WE’LL SEE the new Land Rover Defender before the end of 2019, but we very much doubt it will continue to be the rugged, simple and purposeful off-roader that served the company for close to six decades.
Instead it will fall in line with the rest of Land Rover’s vehicles, being a luxury SUV, albeit one with more off-road usefulness than anything else in the brand’s range.
At the same time that JLR has been working on its new Defender, a vehicle that is closer to the original Land Rover is also being developed.
British chemical engineer and billionaire, Jim Ratcliffe, made headlines shortly after JLR announced it would cease producing the Defender as we knew it, when he attempted to buy the vehicle from JLR – including the name and production facilities – so that his company INEOS could continue to build it. JLR said no to the idea, so Ratcliffe has gone out on his own.
Since then INEOS has spawned INEOS Automotive and commissioned German engineering firm MBtech to develop its vehicle, which is now known as Projekt Grenadier. MBtech was once a part of Mercedes-Benz before it was sectioned off, and now it works on large-scale engineering projects for numerous auto companies from its headquarters in Stuttgart.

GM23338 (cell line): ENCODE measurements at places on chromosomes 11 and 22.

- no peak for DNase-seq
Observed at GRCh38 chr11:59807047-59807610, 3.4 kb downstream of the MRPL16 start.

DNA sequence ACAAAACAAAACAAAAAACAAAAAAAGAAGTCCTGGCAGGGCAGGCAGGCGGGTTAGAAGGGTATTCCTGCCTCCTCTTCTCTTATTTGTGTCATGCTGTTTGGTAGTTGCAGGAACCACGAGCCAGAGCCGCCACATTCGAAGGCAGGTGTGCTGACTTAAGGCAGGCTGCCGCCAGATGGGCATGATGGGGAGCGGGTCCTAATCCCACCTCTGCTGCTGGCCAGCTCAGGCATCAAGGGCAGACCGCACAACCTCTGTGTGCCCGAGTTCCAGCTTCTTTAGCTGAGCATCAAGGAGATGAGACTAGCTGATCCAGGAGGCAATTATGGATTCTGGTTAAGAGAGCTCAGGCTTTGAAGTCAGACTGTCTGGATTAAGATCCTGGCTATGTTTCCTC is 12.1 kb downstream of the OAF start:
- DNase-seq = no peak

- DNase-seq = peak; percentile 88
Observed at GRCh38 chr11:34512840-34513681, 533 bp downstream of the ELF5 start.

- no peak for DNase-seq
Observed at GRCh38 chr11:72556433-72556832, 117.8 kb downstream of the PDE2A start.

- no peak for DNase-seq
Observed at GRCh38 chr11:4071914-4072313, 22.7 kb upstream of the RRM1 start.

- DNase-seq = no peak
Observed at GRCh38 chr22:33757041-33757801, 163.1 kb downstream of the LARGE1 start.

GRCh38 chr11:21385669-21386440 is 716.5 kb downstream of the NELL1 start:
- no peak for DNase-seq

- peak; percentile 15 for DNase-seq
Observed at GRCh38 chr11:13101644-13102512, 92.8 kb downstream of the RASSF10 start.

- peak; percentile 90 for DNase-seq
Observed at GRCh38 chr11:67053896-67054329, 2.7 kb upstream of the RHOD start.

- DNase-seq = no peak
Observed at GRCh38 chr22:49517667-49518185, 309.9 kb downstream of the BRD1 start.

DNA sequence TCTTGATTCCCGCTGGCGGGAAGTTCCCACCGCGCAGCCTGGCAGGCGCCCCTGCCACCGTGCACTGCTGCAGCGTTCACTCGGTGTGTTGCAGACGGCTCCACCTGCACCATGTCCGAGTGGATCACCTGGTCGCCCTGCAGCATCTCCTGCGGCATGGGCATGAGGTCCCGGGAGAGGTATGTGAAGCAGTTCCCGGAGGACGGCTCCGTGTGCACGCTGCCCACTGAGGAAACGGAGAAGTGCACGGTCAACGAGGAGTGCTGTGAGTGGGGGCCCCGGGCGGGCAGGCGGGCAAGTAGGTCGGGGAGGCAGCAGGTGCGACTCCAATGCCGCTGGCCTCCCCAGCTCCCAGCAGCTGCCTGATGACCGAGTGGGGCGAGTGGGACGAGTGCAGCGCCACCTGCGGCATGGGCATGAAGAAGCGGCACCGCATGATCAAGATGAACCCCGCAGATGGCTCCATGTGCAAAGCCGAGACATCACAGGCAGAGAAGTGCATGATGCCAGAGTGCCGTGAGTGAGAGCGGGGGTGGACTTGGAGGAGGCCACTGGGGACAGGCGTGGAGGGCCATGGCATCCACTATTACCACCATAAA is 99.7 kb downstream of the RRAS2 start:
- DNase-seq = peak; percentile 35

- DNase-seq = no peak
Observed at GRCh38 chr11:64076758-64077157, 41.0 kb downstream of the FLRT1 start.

4x4 history: 70 years of Land Rover
In another German link, INEOS Automotive has just announced that BMW will be supplying both the petrol and diesel powertrains for Projekt Grenadier; although, there have been no further details as to what those powertrains will comprise. That’s interesting, as the previous Land Rover Defender also used engines from BMW in some markets around the world.
Ratcliffe’s plan has always been to produce an off road-vehicle that remains true to the Land Rover’s original design; a simple, no compromise off-roader that can be used by utilities, NGOs, exploration companies, militaries and recreational drivers anywhere in the world. Think Land Rover, Jeep and Land Cruiser and you’re heading in the same direction as Projekt Grenadier.
Ratcliffe has said he hopes the vehicle will be built in Britain, but is yet to confirm a production site. If plans progress as hoped by INEOS, Projekt Grenadier will be in production and on sale in 2021, with production expected to reach 25,000 units annually.